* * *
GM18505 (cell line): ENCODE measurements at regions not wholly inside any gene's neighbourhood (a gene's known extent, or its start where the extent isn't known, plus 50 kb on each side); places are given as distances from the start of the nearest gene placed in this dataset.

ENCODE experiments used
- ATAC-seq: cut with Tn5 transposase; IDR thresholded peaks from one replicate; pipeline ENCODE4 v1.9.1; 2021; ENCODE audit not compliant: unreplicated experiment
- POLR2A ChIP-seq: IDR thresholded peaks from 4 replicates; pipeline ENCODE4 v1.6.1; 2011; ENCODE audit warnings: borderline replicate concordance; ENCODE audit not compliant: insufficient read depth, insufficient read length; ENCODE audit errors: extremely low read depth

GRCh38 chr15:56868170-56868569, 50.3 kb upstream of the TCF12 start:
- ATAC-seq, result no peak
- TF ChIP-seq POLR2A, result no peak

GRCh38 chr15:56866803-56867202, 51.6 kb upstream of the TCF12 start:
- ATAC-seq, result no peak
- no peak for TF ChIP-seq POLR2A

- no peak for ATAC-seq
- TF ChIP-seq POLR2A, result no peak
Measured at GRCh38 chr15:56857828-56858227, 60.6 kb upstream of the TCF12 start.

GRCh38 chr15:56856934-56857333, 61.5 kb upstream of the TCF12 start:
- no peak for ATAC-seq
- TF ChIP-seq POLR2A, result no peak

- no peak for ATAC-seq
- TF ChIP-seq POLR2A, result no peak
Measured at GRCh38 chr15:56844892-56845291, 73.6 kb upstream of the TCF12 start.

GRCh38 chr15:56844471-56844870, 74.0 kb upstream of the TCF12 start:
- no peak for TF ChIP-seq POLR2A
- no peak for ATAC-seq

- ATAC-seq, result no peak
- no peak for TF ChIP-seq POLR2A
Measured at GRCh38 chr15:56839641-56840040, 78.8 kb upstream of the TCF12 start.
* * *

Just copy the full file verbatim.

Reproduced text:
GM18505 (cell line): ENCODE measurements at regions not wholly inside any gene's neighbourhood (a gene's known extent, or its start where the extent isn't known, plus 50 kb on each side); places are given as distances from the start of the nearest gene placed in this dataset.

ENCODE experiments used
- ATAC-seq: cut with Tn5 transposase; IDR thresholded peaks from one replicate; pipeline ENCODE4 v1.9.1; 2021; ENCODE audit not compliant: unreplicated experiment
- POLR2A ChIP-seq: IDR thresholded peaks from 4 replicates; pipeline ENCODE4 v1.6.1; 2011; ENCODE audit warnings: borderline replicate concordance; ENCODE audit not compliant: insufficient read depth, insufficient read length; ENCODE audit errors: extremely low read depth

GRCh38 chr15:56868170-56868569, 50.3 kb upstream of the TCF12 start:
- ATAC-seq, result no peak
- TF ChIP-seq POLR2A, result no peak

GRCh38 chr15:56866803-56867202, 51.6 kb upstream of the TCF12 start:
- ATAC-seq, result no peak
- no peak for TF ChIP-seq POLR2A

- no peak for ATAC-seq
- TF ChIP-seq POLR2A, result no peak
Measured at GRCh38 chr15:56857828-56858227, 60.6 kb upstream of the TCF12 start.

GRCh38 chr15:56856934-56857333, 61.5 kb upstream of the TCF12 start:
- no peak for ATAC-seq
- TF ChIP-seq POLR2A, result no peak

- no peak for ATAC-seq
- TF ChIP-seq POLR2A, result no peak
Measured at GRCh38 chr15:56844892-56845291, 73.6 kb upstream of the TCF12 start.

GRCh38 chr15:56844471-56844870, 74.0 kb upstream of the TCF12 start:
- no peak for TF ChIP-seq POLR2A
- no peak for ATAC-seq

- ATAC-seq, result no peak
- no peak for TF ChIP-seq POLR2A
Measured at GRCh38 chr15:56839641-56840040, 78.8 kb upstream of the TCF12 start.